Social Mobility and Child Poverty Commission responds to Government plans

“Not remotely realistic.” This is how chair of the Social Mobility and Child Poverty Commission Alan Milburn described the Government’s plan for tackling child poverty last week. In a scathing response to the Government’s consultation, the Commission concludes that current plans fall well short of what is required to achieve it’s legal obligation to reduce the child poverty figures.

The Consultation on the Child Poverty Strategy 2014-17 was published in March and outlined its key objectives:

  • To support families into work and increase their earnings
  • To improve living standards
  • To prevent poor children becoming poor adults through raising their educational attainment.

The Child Poverty Act 2010 was brought into being when it was clear that the UK was missing targets set in 1999 by Tony Blair to eradicate child poverty by 2020. The Act’s purpose is to ‘define success in eradicating child poverty and create a framework to monitor progress at a national and local level’. As a result of the Act, governments are required to publish a strategy every three years and report annually on progress. The Act describes four targets that the UK must meet by 2020:

  1. To reduce the proportion of children who live in relative low income (in families with incomes below 60% of the median) to less than 10%
  2. To reduce the proportion of children who live in material deprivation and have a low income to less than 5%
  3. To reduce the proportion of children that experience long periods of relative poverty
  4. To reduce the proportion of children who live become an income threshold fixed in real terms to less than 5%

The Social Mobility and Child Poverty Commission’s response to Government’s latest consultation is far reaching. The Commission believes that the Government has not taken the opportunity to revise plans and work towards meeting the 2020 targets, and failed to change any of the findings of the Commission’s State of the Nation report in 2013, which concluded that both absolute and relative poverty are set to increase significantly and the 2020 target will be missed by a long way.

They summarised the Government’s focus into two key areas: getting more parents into work and breaking the cycle of poverty through raising attainment of poor children. The second aim, they concede, has seen progress already – in 2005-06 only 19.6% of children eligible for Free School Meals achieved 5 good  GCSEs, in 2012-13 this was up to 38.9% – but the effects of this progress will not be seen until past 2020.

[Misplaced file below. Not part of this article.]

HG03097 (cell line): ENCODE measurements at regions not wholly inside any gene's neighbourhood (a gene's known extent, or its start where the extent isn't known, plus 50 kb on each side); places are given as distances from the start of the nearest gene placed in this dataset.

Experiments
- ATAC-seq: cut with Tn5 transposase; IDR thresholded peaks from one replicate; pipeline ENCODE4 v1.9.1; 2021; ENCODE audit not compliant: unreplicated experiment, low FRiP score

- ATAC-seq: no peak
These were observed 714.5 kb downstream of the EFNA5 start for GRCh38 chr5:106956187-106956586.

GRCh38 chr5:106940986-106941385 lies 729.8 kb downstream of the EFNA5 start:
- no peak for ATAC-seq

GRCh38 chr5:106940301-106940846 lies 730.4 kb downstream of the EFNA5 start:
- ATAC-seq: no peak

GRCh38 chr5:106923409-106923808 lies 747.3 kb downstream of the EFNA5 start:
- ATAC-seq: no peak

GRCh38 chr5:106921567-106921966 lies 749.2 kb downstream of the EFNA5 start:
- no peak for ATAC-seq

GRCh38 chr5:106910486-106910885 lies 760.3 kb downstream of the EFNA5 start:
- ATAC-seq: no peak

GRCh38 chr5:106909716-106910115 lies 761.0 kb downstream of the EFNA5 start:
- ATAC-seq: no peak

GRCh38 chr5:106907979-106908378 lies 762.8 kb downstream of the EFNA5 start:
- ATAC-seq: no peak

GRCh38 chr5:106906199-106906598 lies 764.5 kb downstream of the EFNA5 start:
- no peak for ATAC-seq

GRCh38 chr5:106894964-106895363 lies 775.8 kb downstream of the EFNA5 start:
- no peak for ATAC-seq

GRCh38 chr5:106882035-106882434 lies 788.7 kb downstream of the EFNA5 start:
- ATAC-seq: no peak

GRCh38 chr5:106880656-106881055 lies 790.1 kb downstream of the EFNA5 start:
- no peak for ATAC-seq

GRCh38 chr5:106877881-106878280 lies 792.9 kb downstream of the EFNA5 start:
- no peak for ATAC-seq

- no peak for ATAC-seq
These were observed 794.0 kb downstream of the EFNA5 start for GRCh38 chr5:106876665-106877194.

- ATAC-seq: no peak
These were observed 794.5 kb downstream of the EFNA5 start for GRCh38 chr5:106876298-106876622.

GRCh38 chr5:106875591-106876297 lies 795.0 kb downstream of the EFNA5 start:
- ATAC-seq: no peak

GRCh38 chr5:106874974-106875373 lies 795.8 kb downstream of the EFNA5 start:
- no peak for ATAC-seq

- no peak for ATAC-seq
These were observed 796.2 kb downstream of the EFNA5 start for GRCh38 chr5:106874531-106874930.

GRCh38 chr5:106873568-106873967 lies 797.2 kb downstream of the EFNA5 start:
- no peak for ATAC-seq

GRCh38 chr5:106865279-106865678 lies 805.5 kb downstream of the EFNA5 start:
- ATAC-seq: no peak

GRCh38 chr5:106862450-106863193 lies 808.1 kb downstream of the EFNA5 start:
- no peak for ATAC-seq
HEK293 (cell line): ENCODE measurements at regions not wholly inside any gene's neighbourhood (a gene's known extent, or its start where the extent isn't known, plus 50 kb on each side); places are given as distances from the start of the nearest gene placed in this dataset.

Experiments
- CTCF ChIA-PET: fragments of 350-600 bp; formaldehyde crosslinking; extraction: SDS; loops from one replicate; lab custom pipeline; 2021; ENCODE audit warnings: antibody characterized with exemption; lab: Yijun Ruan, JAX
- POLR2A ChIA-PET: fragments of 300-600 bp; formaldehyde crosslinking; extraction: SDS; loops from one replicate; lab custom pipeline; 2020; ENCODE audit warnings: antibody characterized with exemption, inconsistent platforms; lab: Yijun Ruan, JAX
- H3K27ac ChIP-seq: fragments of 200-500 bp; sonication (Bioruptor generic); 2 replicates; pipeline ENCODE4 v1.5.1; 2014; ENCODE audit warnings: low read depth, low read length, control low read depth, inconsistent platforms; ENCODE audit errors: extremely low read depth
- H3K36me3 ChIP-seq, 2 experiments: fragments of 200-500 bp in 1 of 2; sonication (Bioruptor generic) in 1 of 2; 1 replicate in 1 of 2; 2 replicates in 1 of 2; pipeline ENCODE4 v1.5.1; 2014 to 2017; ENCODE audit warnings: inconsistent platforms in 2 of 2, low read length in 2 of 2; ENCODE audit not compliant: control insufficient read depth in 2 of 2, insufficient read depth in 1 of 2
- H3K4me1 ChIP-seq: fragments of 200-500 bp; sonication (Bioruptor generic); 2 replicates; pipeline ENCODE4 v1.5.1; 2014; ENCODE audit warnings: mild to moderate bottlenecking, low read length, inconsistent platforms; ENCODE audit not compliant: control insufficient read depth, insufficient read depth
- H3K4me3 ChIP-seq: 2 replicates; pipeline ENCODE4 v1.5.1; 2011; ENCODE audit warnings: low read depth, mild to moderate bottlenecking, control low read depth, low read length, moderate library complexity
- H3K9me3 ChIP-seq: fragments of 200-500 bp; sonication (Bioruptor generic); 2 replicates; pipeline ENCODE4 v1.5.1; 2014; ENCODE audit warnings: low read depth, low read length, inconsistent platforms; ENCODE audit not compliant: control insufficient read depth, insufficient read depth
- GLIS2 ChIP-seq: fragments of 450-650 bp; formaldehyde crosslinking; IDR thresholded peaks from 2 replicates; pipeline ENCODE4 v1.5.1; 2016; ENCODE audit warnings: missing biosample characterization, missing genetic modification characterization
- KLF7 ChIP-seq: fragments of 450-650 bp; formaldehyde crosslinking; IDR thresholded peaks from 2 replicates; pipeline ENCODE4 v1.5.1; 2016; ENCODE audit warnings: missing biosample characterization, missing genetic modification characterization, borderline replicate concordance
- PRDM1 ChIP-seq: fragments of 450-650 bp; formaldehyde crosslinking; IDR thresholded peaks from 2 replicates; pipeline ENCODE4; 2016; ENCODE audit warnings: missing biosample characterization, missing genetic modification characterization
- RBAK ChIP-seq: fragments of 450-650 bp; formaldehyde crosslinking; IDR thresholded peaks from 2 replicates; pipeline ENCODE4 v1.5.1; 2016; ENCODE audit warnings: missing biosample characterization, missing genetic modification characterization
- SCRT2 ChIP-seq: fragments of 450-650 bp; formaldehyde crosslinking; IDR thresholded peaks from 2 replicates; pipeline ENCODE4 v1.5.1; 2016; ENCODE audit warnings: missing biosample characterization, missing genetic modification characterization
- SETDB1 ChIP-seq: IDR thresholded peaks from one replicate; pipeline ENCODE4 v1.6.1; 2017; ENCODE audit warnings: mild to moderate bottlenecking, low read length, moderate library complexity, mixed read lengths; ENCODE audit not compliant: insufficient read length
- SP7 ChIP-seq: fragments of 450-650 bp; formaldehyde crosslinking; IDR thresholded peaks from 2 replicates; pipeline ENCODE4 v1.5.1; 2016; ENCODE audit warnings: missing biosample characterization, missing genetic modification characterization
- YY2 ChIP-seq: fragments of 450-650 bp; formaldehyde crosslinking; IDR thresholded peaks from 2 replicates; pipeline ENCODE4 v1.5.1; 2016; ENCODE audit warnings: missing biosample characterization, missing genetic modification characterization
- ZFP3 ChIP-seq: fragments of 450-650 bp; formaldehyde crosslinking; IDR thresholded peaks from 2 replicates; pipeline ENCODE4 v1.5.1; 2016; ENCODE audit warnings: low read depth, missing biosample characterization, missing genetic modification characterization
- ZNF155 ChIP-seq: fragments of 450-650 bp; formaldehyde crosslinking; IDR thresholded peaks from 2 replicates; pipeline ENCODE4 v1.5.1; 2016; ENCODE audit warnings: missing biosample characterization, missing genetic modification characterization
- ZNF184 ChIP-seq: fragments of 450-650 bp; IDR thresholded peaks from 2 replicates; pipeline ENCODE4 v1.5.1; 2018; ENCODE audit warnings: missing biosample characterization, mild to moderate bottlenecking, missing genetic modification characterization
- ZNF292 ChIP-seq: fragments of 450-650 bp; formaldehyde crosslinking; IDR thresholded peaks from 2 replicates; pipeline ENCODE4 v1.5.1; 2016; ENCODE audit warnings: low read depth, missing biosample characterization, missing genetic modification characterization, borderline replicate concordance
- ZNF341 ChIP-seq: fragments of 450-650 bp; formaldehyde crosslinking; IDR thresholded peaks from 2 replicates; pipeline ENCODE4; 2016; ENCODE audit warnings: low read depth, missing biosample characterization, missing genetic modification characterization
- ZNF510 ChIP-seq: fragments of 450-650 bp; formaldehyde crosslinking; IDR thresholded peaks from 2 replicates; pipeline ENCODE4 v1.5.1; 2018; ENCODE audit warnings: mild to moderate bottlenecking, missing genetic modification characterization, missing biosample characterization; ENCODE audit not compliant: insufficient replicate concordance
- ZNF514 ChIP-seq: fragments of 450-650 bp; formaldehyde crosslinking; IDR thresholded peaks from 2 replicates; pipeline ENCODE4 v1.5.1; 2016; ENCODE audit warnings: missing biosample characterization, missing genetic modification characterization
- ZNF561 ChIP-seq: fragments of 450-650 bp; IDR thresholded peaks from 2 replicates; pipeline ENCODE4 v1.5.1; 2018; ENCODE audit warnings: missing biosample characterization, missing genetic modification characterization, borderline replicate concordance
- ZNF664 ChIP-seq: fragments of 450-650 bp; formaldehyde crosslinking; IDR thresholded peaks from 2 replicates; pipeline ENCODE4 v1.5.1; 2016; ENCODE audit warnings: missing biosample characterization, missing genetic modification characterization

A recent report by the Commission found that the Government’s emphasis on “supporting families into work and increasing their earnings” was simply not enough by itself. It will take a massive effort to get enough parents into work to offset the falls in benefits and tax credits that low income families are facing. The problem with getting people into low paid jobs (and living below the poverty line) is that they often get stuck there – three quarters of people who were in low paid jobs in 2002 were still in low paid jobs in 2012 – that is not social mobility.

The key problems identified by the Commission were:

  • Lack of any clear measures
  • Absence of a step by step plan
  • Failure to engage with independent projection that poverty is still set to increase
  • Lack of new action on in-work poverty
  • Limited action to mobilise society-wide efforts to tackle poverty
  • Ignoring the impacts of additional welfare cuts of an expected £12 billion from 2015 onwards

On current projections, 3.5 million children will be in absolute poverty by 2020. “The farce of ministers proving unable to agree on how to measure poverty after rubbishing existing measures is particularly lamentable.”

A Department for Work and Pensions spokesperson said, “Under this Government there are 300,000 fewer children living in relative income poverty and 100,000 less in workless poor families… But there is a lot more to do – and we are getting on with it.”

Helen Robinson